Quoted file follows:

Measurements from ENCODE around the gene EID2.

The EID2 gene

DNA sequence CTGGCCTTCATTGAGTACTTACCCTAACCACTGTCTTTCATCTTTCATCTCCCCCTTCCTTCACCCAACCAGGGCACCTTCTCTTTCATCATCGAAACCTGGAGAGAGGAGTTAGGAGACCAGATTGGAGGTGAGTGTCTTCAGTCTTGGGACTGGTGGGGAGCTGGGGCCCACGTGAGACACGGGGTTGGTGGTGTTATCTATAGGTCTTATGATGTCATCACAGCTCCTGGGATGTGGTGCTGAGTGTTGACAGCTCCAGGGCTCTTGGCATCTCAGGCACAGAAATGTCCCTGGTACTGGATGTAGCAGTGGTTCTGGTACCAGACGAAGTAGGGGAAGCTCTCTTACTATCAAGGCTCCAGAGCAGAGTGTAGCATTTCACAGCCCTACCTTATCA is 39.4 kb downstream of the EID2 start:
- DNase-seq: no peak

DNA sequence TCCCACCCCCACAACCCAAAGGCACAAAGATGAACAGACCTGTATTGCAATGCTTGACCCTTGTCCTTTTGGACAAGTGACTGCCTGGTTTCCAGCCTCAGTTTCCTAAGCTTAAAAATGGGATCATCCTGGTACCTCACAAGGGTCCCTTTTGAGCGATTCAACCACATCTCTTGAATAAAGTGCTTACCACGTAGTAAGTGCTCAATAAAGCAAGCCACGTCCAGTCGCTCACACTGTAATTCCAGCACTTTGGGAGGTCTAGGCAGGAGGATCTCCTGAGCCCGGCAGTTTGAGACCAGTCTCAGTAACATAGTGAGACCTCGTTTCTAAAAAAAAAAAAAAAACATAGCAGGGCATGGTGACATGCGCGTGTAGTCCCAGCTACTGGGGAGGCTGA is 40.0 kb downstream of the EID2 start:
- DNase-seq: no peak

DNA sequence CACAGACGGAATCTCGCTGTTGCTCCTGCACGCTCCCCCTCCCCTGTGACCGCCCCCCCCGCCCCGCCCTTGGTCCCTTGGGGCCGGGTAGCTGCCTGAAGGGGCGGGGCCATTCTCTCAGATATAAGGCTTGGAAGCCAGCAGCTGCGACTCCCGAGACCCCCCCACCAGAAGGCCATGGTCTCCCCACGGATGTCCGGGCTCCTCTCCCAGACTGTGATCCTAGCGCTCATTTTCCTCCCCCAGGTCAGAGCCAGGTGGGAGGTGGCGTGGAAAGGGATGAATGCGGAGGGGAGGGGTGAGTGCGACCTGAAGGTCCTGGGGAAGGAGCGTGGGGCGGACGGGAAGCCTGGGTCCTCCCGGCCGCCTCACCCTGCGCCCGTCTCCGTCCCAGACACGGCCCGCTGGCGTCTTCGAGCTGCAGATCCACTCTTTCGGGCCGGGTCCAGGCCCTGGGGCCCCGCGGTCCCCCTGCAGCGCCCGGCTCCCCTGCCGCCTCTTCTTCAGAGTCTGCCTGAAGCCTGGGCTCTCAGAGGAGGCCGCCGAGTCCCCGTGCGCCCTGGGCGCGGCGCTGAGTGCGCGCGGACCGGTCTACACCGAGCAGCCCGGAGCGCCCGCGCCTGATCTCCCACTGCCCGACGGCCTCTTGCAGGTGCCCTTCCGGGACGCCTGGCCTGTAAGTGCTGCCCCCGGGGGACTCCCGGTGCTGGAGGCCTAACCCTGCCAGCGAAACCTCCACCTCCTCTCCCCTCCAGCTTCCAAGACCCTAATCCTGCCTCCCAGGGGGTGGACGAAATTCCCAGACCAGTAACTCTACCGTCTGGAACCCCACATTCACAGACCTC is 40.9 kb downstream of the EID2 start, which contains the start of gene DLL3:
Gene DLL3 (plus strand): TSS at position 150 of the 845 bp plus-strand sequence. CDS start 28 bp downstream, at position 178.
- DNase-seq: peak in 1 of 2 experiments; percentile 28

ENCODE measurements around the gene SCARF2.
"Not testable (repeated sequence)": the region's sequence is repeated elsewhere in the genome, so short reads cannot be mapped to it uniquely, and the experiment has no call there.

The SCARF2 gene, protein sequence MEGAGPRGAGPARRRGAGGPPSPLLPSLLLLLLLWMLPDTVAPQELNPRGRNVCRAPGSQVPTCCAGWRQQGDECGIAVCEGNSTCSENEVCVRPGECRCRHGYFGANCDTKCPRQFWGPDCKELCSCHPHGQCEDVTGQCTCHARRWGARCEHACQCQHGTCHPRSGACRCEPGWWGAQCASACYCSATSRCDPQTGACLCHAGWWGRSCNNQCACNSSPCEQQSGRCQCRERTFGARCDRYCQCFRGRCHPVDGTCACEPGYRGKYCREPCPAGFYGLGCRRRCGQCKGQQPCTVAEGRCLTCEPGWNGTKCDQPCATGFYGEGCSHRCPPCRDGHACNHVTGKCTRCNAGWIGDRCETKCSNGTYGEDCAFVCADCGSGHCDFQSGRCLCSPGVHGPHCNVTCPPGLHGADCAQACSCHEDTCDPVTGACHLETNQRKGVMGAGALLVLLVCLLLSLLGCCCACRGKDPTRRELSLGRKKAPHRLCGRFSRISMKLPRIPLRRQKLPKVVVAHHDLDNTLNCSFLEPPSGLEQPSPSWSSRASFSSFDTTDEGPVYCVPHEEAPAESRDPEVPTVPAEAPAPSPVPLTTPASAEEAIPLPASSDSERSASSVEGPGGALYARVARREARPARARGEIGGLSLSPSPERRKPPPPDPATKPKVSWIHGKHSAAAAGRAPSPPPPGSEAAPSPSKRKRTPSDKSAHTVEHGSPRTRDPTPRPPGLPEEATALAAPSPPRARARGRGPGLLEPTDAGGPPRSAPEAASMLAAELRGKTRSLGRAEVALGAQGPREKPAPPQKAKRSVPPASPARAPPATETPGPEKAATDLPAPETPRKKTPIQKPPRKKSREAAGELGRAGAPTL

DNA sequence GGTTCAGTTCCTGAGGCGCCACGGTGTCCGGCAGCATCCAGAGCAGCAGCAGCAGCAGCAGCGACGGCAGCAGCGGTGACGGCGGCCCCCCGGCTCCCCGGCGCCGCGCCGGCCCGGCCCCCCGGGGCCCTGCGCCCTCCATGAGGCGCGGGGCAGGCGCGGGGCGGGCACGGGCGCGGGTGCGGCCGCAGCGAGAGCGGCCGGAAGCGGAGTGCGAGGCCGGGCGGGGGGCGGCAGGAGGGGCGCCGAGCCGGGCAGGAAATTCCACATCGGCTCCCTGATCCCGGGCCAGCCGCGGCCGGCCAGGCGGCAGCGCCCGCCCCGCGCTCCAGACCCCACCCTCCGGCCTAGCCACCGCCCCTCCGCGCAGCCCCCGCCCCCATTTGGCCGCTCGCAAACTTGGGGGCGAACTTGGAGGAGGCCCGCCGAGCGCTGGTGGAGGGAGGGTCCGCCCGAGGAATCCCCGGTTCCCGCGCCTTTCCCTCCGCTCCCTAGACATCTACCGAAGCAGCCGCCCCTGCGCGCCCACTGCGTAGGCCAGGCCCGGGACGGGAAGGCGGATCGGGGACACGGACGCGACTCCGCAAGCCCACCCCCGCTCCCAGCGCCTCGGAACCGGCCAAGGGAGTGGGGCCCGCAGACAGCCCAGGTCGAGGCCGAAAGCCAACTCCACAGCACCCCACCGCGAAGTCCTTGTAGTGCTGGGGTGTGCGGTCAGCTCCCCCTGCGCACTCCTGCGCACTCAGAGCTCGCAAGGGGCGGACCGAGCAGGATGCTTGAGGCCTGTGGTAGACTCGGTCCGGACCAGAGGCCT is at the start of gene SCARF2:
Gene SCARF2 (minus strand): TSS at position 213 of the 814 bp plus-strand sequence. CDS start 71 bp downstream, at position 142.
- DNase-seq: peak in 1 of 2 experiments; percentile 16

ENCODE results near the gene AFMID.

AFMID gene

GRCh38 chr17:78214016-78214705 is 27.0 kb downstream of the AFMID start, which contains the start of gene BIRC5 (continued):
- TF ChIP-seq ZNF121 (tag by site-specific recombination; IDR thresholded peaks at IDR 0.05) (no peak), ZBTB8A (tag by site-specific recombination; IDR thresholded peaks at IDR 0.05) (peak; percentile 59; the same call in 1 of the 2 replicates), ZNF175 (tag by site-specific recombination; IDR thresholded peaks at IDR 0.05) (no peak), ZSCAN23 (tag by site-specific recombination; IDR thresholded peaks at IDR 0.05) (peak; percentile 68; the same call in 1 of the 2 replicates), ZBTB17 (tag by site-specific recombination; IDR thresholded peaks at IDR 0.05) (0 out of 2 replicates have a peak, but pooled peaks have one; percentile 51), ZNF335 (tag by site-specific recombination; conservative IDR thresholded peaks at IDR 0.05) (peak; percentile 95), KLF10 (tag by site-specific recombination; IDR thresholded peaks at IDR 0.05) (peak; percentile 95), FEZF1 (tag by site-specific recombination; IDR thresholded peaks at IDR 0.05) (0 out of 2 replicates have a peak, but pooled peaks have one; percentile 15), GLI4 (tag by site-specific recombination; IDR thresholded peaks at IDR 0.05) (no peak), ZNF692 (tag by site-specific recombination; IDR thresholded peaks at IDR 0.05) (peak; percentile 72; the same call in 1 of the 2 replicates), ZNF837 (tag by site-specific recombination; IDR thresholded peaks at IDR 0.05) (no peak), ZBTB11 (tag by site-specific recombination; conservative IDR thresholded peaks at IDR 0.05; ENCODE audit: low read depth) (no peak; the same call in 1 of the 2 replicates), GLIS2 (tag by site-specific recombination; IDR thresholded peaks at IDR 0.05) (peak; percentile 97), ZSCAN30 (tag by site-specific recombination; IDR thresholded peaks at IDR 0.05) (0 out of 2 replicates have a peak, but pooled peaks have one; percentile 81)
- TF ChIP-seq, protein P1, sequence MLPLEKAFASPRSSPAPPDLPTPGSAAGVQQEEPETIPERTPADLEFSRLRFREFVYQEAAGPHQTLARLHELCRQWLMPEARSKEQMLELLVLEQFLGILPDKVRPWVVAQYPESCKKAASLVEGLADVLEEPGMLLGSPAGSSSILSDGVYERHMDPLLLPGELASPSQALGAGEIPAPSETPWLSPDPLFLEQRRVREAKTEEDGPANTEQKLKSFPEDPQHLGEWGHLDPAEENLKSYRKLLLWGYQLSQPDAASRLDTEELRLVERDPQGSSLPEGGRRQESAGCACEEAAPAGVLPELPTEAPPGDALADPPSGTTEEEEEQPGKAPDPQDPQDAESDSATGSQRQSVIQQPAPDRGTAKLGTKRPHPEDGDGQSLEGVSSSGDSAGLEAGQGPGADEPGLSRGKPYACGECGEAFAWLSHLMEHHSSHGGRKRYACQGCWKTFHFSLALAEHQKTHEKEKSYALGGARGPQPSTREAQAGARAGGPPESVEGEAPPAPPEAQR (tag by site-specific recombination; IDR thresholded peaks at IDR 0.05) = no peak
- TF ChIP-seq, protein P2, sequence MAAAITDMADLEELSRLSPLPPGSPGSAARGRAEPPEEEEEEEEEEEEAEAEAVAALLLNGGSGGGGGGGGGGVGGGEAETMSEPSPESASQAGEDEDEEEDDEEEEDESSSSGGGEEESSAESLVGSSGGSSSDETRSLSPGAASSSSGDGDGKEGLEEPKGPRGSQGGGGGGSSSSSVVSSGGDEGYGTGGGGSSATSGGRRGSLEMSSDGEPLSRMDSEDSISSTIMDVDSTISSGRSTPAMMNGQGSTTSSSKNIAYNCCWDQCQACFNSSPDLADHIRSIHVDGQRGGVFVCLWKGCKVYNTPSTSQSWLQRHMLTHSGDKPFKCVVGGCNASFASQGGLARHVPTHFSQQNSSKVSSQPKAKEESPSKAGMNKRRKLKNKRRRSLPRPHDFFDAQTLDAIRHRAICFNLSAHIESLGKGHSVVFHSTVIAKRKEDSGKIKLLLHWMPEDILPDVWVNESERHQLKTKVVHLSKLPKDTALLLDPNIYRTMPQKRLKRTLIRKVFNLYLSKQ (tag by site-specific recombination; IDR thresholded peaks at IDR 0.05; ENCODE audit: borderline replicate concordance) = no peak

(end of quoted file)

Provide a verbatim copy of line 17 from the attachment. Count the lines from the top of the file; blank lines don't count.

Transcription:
AFMID gene